Have any of your clients or potential clients yet asked you if you accept Bitcoin for payment of your legal fees? If not, someone soon will. Assuming you accept this most popular form of cryptocurrency, a/k/a digital currency, a simple “Yes” will suffice. They will smile and that will be that. If you don’t, however, your “No” may well elicit a “Why not?” Can you answer that question? Do you even know what Bitcoin is?
As the word cryptocurrency implies, Bitcoin and other types of digital currency are rather “geeky.” They are neither hard money like metal coins nor paper money like dollar bills. You cannot see or touch cryptocurrency. It does not actually exist as that term is commonly understood. It is virtual money and has become a whole new type of “legal tender” that more and more people use to pay for purchases and more and more businesses accept as a payment method.
A Brief History of Money
Throughout history, governments have controlled and regulated their respective coin of the realm. In the U.S. today, that governmental control agent is the Federal Reserve. Created on December 23, 1913, its main purpose was and is “to furnish an elastic currency” and “to establish a more effective supervision of banking in the United States.”
It was precisely this centralized governmental banking control that Satoshi Nakamoto, Bitcoin’s inventor, set out to counteract. He never intended to invent a new currency. By the way, no one knows to this day who Satoshi Nakamoto is or possibly was. He has remained completely anonymous from the beginning.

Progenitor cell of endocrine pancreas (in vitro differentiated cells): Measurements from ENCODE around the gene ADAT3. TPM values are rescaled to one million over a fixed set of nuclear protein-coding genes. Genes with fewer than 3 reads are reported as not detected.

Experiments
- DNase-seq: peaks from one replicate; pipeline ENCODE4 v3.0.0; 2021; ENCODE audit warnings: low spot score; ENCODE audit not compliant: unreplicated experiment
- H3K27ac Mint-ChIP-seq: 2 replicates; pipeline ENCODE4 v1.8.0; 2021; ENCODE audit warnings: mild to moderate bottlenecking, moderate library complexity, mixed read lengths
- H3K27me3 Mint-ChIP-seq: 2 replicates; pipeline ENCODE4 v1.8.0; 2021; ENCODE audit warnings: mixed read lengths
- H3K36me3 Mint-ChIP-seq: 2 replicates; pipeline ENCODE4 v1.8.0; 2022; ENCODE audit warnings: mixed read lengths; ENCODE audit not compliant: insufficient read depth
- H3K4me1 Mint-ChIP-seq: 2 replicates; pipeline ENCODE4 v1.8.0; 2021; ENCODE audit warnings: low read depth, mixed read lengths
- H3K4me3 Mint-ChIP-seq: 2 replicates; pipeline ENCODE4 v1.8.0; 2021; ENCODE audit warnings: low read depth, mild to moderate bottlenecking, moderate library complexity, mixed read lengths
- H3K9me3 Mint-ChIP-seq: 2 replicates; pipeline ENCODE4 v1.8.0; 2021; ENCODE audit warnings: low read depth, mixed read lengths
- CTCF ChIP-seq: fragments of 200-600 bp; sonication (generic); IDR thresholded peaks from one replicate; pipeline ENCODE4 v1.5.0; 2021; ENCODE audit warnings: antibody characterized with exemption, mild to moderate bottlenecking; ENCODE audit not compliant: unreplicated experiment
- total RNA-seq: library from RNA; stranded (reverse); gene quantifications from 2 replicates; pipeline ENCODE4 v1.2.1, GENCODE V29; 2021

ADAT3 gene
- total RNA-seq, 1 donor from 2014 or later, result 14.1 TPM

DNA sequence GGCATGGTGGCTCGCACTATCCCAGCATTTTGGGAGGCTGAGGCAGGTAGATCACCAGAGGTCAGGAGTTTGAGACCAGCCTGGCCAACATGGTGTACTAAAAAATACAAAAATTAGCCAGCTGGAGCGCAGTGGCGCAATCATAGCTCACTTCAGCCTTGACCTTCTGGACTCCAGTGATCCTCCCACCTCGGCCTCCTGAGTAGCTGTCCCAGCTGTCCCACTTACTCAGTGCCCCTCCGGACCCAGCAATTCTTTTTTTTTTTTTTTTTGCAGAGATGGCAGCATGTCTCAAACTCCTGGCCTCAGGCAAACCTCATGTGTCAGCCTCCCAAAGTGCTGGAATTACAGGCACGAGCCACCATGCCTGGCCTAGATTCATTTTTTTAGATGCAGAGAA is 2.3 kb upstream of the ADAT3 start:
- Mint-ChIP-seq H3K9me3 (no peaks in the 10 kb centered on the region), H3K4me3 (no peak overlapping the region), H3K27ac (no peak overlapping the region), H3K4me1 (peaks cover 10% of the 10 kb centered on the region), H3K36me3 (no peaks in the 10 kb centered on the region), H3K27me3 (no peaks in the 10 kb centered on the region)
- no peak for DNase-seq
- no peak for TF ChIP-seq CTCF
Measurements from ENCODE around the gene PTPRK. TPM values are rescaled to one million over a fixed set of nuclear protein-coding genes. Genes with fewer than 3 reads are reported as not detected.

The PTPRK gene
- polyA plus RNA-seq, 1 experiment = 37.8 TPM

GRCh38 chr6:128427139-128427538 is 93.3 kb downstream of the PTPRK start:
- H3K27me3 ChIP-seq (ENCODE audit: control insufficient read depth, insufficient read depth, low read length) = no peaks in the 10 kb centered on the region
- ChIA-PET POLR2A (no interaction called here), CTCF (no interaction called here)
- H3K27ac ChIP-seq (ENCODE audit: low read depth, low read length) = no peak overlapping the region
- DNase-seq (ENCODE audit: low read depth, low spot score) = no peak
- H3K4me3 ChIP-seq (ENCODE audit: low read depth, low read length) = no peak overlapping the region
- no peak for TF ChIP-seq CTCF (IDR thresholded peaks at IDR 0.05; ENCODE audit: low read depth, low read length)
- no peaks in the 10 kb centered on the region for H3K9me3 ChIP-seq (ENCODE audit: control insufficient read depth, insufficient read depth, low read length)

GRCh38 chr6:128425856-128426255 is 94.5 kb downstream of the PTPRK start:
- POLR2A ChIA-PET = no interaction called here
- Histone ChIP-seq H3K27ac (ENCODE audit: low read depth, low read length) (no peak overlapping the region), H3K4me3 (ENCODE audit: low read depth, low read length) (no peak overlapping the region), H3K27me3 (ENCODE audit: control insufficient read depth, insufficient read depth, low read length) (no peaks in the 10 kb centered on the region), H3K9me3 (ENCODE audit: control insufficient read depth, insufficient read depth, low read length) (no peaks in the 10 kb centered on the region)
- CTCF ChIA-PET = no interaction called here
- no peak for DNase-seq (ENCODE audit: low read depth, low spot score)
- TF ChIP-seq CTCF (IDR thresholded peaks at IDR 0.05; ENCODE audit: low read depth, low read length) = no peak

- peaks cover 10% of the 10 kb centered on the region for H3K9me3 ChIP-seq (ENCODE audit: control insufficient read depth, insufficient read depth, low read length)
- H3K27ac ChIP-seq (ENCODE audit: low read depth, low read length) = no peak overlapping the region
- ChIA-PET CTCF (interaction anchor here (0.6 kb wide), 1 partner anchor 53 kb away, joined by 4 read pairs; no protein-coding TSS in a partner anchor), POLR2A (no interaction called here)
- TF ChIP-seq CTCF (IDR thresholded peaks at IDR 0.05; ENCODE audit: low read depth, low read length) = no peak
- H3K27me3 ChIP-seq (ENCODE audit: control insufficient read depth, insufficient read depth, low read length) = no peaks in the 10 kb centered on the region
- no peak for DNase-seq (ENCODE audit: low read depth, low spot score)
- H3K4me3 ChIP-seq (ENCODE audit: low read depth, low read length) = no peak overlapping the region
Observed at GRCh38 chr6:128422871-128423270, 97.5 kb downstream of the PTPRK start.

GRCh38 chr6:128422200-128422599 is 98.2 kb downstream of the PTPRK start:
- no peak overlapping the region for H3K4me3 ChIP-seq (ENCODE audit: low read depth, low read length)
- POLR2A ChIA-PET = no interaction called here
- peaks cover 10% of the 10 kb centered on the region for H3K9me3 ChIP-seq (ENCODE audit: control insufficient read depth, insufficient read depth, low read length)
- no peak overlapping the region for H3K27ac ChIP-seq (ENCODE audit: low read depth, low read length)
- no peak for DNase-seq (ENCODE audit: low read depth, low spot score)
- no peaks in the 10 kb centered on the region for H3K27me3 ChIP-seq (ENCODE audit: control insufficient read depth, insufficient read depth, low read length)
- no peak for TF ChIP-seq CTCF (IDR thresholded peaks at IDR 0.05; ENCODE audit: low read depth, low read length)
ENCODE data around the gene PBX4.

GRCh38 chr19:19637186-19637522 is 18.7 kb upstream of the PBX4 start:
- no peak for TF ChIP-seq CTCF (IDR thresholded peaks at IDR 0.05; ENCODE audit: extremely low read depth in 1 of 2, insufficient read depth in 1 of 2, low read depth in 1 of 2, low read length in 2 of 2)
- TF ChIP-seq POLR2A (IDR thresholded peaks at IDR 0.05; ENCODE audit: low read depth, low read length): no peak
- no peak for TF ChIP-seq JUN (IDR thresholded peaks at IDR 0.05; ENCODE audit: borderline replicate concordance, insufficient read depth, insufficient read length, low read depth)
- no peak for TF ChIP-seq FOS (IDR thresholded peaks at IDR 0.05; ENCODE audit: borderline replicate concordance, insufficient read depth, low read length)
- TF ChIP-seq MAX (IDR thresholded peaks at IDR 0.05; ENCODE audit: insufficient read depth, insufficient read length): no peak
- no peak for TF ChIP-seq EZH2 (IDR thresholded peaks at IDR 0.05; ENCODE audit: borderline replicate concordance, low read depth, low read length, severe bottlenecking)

When Satoshi announced his new “Peer-to-Peer Electronic Cash System” in 2008, he was the first to have invented a completely decentralized digital cash system. Others had tried and failed. This was the birth of cryptocurrency.
A mere decade later, Bitcoin has taken off like the rocket it was intended to be. Without getting into the mechanics of exactly what Bitcoin is or how it works – more on that next week – you need to know two very basic things about it and its clones that have sprung up in Bitcoin’s wake.
The first thing is that more and more businesses are accepting Bitcoin every day, including the following:
- Intuit (QuickBooks)
The other thing you need to be aware of, however, is the dark side of cryptocurrency. Literally. Darknet markets and ransomware demanders use Bitcoin extensively, as do money launderers such as drug dealers. In terms of your family law practice, Bitcoin and other cryptocurrencies like Ethereum, Ripple, Litecoin and Monero are a great way for divorcing spouses seeking to hide assets to do so. While virtually all U.S. cryptocurrency accounts must be tied to the account holder’s bank account or credit or debit card, they are pseudonymous if not completely anonymous. All the identification required to open a cryptocurrency account is an email address, nothing more other than the linked bank account or card.
For more information on additional financial issues you need to be aware of, how gaining your Certified Financial Litigator credential will give you the financial knowledge and skills you need to attract additional high-asset clients, and the other benefits of AACFL membership, please visit this page on our site.